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The Mass Media

The Mass Media

You’ve Got to Write What You Know

On a Sunday morning December of 1999, Robert Worth Bingham IV, 33-year-old author of an acclaimed short-story collection, respected Cambodian foreign correspondent, and heir to the multi-million dollar Bingham fortune, was found dead in his New York apartment, of an apparent drug overdose. This isn’t the plot of the novel I’m reviewing, but the story of its author.

Lightning On the Sun is Robert Bingham’s debut novel, published posthumously in 2000. I picked it up because it has also received its fair share of acclaim, and you can’t beat a book with a story.

The acclaim is deserved. It’s a fast-paced, bleak, international thriller that deftly jumps from Phnom Penh to New York and back again (It even has a side trip to rural Mass) following an ill-fated drug deal and its’ mastermind as he slowly digs his own grave.

Asher, finding himself out of his cushy UN job in Cambodia, is busy brokering a deal on $3000 worth of heroin that will be worth 100K stateside. His New York contact is an ex-girlfriend he left the US to forget and the local contact is a Ministry worker with a price. All he wants is a refurbished bank account and a plane ticket home. He finds a dupe in the journalist community, and tries to keep his legs unbroken and his brains in his head, until his money arrives and he can pay his various creditors. The balance between hope and fear is what drives this novel, as the girl, the dupe, and the hero weave through the global underworld.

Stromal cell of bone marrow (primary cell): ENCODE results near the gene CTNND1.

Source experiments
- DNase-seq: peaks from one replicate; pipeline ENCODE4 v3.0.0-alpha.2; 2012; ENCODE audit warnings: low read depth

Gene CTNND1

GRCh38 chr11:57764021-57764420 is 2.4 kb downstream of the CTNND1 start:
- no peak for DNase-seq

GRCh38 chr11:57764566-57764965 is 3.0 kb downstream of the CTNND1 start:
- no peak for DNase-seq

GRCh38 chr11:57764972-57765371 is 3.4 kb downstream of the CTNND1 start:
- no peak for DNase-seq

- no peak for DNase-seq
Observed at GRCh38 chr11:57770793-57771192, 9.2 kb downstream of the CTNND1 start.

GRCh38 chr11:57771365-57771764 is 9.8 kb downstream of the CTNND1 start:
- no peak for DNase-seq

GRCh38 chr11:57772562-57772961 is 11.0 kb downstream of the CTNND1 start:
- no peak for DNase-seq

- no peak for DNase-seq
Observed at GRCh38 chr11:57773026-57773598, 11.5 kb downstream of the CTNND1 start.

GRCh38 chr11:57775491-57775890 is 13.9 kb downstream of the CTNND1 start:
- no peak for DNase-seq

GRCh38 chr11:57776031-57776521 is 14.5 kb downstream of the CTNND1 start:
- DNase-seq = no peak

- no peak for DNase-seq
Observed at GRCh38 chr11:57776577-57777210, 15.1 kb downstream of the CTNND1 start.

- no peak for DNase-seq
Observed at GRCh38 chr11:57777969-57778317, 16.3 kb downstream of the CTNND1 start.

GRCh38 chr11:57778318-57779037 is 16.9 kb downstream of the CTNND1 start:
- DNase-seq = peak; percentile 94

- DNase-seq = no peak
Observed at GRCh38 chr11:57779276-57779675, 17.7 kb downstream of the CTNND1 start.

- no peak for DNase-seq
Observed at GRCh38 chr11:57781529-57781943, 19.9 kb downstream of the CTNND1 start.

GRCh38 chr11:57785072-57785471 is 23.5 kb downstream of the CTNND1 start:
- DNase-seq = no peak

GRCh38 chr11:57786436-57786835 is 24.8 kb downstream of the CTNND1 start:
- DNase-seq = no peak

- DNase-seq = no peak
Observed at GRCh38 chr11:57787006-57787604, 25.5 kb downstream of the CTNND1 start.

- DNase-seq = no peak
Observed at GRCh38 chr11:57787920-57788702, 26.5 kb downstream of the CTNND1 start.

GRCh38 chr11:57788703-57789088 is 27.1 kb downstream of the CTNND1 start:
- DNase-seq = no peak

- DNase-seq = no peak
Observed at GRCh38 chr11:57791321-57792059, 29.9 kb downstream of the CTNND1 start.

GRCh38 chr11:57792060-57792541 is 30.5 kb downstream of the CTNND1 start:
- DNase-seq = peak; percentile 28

The Phnom Penh world is incredible in its intricacies of politics, power, and violence. The handful of huddled Westerners view the conflicts and firefights outside the Foreign Correspondents Bar as we view the weather: flashes of lightning and thunder in a distant sky. The overarching power structures take on the feeling of gods in old epics, giving boons and befalling tragedies with a hand invisible to the participants. But there is no deus ex machina, as the book closes about as happy as Hamlet.

It’s unfortunate that such a talented, bleak and fatalistic writer had to come to such a bleak and fatalistic end. He would have been a name I would have looked for in the future.